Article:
A A

Why Moore?

Former Faculty member writes: Our God is a community making God

What is the best context for studying theology?

There is a bewildering array of options for studying these days. With the advent of the internet and social media, courses are being offered online and direct to the various smart devices around. There are still the more traditional forms of face to face to teaching, there are blends of these two environments and more besides. There is part time, full time and half time study. The accent is on flexibility of time, delivery, programme and location.

What is the best mode for the study of theology? What is the best environment for growing in the knowledge of God?

One of the fundamental impulses of quality education in the knowledge of God over the years has been the impulse towards community.

This principle may trace back to the nature and actions of our God. The triune God is revealed as ‘community’ of mutual love relationships with perfect fellowship being expressed in (comm)unity amongst the persons of the Father, Son and Spirit. This circle of fellowship breaks open, by grace through the forgiveness of sins offered on the basis of the Son’s atoning death, to include believers who are then called into community with other believers in Christian congregations. Our Lord is gathering a people to himself, not just persons.

Fellowship with other believers is an outcome of our knowledge of God and then, in turn, a support for continued growth and maturity in that knowledge. The Bible contains many statements describing the contribution the children of God make to each other. Many of us will know the reality of this as we have been shaped by our interaction with other believers in the context of rich and vibrant Christian communities focussed around the word of God.

A quality theological education will seek to exist in a community context that facilitates this process as best as possible.

At Moore we certainly believe that theological education ought to reflect this reality as best as it can.

How does this play out in our context?

At Moore we believe the best possible theological education is full time and residential. Of course we realise that this will not be ideal for everybody but nonetheless over the years what has been offered at Moore has been predicated on these two factors. Full time study in a common programme means that a year group stays together so that relationships can form over the course of one, three or four years. Students and lecturers study together and then eat together at morning teas and lunches.

Residential means the creation of residential communities where students, student families and lecturers can live side by side.

Within all of this a myriad other smaller groups, both formal and informal are created. It is within these structures that relationships are formed and flourish.

What kind of a community is it?

It is of course a learning community.

Students and lecturers help each other through discussion, sharing of ideas and resources and other support when required. The community context means that lecturers are accessible and students are able to observe their teacher’s lives as well as hear their teaching. Theological study also puts a student in touch with a wider ‘community’ of distant and past voices via the writings of great ones reflecting on the Biblical witness.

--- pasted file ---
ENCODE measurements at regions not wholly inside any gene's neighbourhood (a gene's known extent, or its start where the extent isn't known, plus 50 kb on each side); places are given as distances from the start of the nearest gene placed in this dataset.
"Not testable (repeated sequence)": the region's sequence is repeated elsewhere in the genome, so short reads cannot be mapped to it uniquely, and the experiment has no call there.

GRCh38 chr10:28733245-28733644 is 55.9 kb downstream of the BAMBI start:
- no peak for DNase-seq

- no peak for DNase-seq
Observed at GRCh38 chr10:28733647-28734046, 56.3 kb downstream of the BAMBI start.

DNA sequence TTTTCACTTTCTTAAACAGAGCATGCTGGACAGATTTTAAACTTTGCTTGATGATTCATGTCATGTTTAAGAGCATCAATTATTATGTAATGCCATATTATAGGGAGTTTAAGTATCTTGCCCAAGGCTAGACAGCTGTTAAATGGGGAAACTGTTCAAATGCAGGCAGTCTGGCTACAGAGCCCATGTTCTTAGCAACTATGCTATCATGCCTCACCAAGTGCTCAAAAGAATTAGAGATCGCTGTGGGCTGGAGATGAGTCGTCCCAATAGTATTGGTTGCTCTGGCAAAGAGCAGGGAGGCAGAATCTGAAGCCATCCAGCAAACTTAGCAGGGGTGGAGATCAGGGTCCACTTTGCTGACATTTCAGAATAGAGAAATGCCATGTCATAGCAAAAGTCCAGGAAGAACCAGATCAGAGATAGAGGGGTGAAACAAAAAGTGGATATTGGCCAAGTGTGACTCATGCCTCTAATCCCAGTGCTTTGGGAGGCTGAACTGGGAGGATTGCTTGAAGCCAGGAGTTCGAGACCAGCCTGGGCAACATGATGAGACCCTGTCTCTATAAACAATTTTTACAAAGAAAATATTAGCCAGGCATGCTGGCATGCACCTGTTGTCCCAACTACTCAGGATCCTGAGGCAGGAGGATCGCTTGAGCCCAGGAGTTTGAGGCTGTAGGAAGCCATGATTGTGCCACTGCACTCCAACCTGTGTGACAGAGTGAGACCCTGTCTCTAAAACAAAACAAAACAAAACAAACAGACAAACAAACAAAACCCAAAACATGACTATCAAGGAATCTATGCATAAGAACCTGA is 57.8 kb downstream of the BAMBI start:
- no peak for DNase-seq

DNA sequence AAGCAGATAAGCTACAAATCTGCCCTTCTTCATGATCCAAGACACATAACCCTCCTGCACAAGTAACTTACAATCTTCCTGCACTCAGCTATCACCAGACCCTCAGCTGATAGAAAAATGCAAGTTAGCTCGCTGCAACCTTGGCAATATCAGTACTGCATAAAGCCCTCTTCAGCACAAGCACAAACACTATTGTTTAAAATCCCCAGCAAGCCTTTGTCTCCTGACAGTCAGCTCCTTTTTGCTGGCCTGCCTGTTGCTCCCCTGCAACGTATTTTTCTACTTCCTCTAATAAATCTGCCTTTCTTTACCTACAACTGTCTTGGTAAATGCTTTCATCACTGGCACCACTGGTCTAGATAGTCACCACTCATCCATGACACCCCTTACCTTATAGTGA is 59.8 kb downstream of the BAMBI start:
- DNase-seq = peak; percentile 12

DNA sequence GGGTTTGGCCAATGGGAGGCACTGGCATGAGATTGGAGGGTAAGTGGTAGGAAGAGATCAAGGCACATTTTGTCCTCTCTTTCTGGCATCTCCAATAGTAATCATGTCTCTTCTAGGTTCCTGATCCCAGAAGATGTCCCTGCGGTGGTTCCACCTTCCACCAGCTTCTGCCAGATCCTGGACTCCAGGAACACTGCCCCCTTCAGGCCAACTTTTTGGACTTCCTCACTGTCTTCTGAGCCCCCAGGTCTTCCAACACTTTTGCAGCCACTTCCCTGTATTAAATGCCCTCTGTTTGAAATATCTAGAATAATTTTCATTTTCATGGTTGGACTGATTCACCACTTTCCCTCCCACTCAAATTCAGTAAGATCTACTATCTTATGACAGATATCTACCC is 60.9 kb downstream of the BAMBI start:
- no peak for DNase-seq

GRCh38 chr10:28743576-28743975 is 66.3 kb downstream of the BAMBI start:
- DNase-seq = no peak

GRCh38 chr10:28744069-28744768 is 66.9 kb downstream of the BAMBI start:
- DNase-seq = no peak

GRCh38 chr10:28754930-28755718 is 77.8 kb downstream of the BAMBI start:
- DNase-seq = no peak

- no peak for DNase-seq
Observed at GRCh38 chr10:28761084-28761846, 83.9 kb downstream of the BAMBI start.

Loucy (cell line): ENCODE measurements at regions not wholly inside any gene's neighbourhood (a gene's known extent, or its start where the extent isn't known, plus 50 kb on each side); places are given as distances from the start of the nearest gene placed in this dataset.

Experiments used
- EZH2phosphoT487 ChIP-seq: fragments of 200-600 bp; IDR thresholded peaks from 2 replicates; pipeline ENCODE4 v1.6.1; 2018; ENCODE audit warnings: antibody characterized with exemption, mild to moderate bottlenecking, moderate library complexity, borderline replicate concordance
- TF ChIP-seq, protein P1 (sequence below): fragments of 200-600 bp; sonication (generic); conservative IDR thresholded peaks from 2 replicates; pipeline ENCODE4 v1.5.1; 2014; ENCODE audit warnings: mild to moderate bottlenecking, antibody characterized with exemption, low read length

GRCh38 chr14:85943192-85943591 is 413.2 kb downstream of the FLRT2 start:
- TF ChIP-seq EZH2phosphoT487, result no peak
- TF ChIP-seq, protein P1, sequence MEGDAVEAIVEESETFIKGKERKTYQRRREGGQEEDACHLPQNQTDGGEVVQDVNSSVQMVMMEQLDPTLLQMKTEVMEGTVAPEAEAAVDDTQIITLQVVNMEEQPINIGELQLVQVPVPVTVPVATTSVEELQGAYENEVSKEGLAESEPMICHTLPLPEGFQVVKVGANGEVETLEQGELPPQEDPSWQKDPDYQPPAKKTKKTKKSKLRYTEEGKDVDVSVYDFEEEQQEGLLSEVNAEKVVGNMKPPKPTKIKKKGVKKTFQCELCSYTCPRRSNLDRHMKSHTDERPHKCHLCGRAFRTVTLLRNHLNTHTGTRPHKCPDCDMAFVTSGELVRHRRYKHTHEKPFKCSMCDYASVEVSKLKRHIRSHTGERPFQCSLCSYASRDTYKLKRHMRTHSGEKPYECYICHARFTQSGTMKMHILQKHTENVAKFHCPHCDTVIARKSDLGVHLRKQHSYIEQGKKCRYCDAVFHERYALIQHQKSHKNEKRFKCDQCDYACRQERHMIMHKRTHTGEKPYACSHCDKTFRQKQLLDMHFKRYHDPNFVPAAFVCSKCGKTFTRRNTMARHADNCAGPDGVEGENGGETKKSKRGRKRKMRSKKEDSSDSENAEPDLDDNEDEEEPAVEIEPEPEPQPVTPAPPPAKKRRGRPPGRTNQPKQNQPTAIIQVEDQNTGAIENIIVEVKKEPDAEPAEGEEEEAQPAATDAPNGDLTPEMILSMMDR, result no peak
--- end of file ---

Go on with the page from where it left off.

It is a supportive community.

As Christian people live together, and as lives are shared, needs become known and met. There are countless stories over the history of the College of tangible help given at the good and bad times of life: meals supplied at the birth of children, time and resources freely given during times of illness and stress. This support often extends beyond attending College as the relationships formed during College continue long after people have left.

It is a shaping community.

As the Proverb says, ‘iron sharpens iron’. Under the influence of the word of God lives are slowly changed. Stories are told, ministries explored, insights are shared and lives are observed. All of this is used by the Lord to challenge and shape his people. It is not always easy to live with others, as we may all know. The fact that Moore is a community of forgiven sinners is integral to the entire process of being shaped by God as people learn to bear with one another as well as rejoice in one another.

Is it a perfect community? You know the answer to that! Isn’t that why grace and mercy are so essential?

The rich sense of community that is a feature of life at Moore means we carefully consider issues like part time study and distance education and where we do these things try to do them in way that also reflects this core commitment.

Our God is a community making God. Nothing beats genuine community, sustained time with ‘bodies in space’ as a terrific context to grow in the knowledge and love of God and all that means in transformed lives.

The popular saying goes that it takes a village to raise a child. I guess we would say that a community is the right context in which to raise a faithful theologian.

Dr Bill Salier

Vice Principal, Moore College (2007-2014), from 2015: Principal, Youthworks College